The environmental disinfection and medical waste disposal in the general outpatient and emergency department could be referred to the Clinical Practice Guidelines (8). (I) After using non-disposable equipment for medical care, wipe with disinfection paper containing 0.5% hydrogen peroxide for 1 minute. (II) Use 1,000 mg/L chlorine-containing preparation to wipe the surface of the objects for at least 10 minutes, or using 0.9–1.1% hydrogen peroxide disinfectant or disinfection paper containing 0.5% hydrogen peroxide for 1 minute. Disinfect at least once per day. Cleaning and disinfection are implemented whenever contaminated. (III) Use 1,000 mg/L chlorine-containing preparations to mop the floor for at least 10 minutes and at least once per day. Cleaning and disinfection are implemented whenever contaminated. (IV) Use ultraviolet disinfection to disinfect the air for 40 minutes or using hydrogen peroxide/chlorine preparation for atomization or gasification disinfection. Air disinfection can be used for general outpatient and emergency department. (V) Collect medical waste in line with the classification of infectious, damaging, medicinal, chemical, and pathological properties. Put them in special bags for medical waste collection or sharp boxes. Weigh each bag of medical waste and fill in detailed information on the label. Transport them to the temporary storage place by designated people and vehicles and contact professional institutions to collect and dispose of them.
Management rules for prevention and control of special cases
Once patients or companions are identified to have suspicious conditions to COVID-19 (clinical symptoms and signs, newly discovered epidemiological history) during the rounds, the on-duty medical staffs must report to chief of the department, the head nurse and the relevant administrative department promptly. Relevant examinations should be performed according to the condition. The multidisciplinary team of COVID-19 should be consulted to determine whether to treat the patients as suspected cases of COVID-19.
In addition to the conventional management, general wards (one room usually with 3–5 patients) can be managed referring to general risk management of transition room/transition ward.
Management of hospitalized children post-discharge
When hospitalized children are discharged from hospital, it is necessary to strengthen the patient education on the prevention and control of COVID-19 infection, including: (I) parents are advised to plan the route of return in advance, avoid travel to the outbreak area and without stopovers; (II) wearing a facial mask and washing hands are essential for protection on the way back; (III) the tickets should be kept for review if using public transports when they return; (IV) it is suggested to stay at home for 14 days after returning home and report relevant information to the local caregiver; (V) the contact of the inpatient ward should be included on discharge summary to facilitate the consultations of illness and emergent events post-discharge. In case of suspicious symptoms such as fever and cough, it is also feasible for caregivers to seek medical advice in time; (VI) to reduce unnecessary round trips during the outbreak, it is recommended to use online consultations and other ways to contact the doctors if the condition of patients with chronic diseases is stable post-discharge.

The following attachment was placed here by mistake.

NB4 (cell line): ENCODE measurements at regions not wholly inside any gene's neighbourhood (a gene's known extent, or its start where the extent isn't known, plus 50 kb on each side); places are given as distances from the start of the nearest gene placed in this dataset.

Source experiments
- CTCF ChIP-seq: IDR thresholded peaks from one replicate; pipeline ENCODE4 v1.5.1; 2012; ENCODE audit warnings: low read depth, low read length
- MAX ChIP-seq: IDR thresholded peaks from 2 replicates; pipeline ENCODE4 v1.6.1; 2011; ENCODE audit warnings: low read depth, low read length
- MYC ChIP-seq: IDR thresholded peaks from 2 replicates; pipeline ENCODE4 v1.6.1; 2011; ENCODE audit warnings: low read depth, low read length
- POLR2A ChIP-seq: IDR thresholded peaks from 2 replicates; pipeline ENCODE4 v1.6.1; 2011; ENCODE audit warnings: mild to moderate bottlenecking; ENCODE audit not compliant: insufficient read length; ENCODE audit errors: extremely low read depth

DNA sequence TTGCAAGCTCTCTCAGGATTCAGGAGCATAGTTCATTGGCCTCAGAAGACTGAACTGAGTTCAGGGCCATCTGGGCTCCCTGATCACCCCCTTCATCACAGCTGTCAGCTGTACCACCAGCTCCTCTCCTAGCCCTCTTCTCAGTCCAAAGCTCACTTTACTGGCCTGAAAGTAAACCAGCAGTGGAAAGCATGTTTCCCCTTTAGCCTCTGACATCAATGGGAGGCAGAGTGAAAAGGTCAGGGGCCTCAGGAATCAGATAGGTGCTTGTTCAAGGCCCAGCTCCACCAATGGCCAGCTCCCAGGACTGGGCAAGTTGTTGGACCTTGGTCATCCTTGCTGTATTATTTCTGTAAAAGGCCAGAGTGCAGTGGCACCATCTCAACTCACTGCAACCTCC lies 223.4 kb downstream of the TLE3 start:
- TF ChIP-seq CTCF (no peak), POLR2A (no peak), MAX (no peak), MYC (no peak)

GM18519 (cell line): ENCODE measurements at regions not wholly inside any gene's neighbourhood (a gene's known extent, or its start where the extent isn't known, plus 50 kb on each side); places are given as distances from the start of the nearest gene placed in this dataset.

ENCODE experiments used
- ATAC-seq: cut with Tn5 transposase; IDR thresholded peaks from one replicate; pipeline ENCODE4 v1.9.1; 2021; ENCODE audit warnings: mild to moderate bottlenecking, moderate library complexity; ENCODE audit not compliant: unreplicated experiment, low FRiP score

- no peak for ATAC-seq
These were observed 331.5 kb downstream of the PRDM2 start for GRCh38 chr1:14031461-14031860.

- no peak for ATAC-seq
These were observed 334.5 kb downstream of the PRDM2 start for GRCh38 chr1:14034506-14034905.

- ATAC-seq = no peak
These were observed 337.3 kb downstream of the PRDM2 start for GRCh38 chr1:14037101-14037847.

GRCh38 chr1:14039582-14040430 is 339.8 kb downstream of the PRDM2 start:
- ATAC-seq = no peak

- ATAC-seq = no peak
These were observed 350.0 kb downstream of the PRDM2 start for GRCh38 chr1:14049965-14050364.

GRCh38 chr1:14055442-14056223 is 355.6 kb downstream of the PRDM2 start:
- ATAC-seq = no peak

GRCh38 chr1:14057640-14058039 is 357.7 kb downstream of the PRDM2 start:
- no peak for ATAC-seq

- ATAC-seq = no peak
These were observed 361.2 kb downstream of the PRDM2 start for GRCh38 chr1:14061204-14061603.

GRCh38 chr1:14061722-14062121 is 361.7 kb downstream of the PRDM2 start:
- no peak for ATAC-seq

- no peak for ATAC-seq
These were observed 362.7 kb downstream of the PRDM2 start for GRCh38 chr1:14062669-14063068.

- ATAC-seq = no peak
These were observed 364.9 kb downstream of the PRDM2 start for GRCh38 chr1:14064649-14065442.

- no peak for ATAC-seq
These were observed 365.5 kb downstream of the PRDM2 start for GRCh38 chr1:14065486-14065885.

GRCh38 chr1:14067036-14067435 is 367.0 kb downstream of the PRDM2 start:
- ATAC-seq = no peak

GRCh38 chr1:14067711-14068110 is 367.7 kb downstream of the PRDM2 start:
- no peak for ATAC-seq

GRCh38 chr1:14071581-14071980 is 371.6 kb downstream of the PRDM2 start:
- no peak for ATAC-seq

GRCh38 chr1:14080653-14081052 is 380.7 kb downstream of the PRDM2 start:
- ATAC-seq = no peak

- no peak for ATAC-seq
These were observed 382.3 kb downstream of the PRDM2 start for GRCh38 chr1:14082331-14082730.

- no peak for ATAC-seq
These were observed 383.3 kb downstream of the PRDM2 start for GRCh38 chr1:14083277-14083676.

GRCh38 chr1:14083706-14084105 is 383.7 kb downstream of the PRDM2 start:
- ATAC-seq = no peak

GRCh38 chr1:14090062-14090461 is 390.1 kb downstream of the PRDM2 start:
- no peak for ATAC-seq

After implementation the recommendations, there was none nosocomial infection among patient of staff during the outbreak at our hospital (18). Seventy-seven confirmed COVID-19 cases and 131 suspected cases had been treated at our hospital as of November 28th, 2020.
COVID-19 has been spread to other countries and regions. This “Recommendations” is applicable to other epidemic areas or other airborne diseases. However, each country has their own conditions and regulations on family companion for hospitalized children with noninfectious diseases. It is necessary to integrate specific conditions in local areas.
The authors also thank Drs. Fang Liu, Xiaochuan Wang, Shuizhen Zhou, Libo Wang, Hongsheng Wang, Li Sun, Tian Qian, Ying Gu, Gongbao Liu, Yu Shi, Rui Wang from Children’s Hospital of Fudan University for their contribution during development of this recommendation in the original Chinese version.
Conflicts of Interest: All authors have completed the ICMJE uniform disclosure form (available at http://dx.doi.org/10.21037/tp-20-271). The authors have no conflicts of interest to declare.
Ethical Statement: The authors are accountable for all aspects of the work in ensuring that questions related to the accuracy or integrity of any part of the work are appropriately investigated and resolved.
Open Access Statement: This is an Open Access article distributed in accordance with the Creative Commons Attribution-NonCommercial-NoDerivs 4.0 International License (CC BY-NC-ND 4.0), which permits the non-commercial replication and distribution of the article with the strict proviso that no changes or edits are made and the original work is properly cited (including links to both the formal publication through the relevant DOI and the license). See: https://creativecommons.org/licenses/by-nc-nd/4.0/.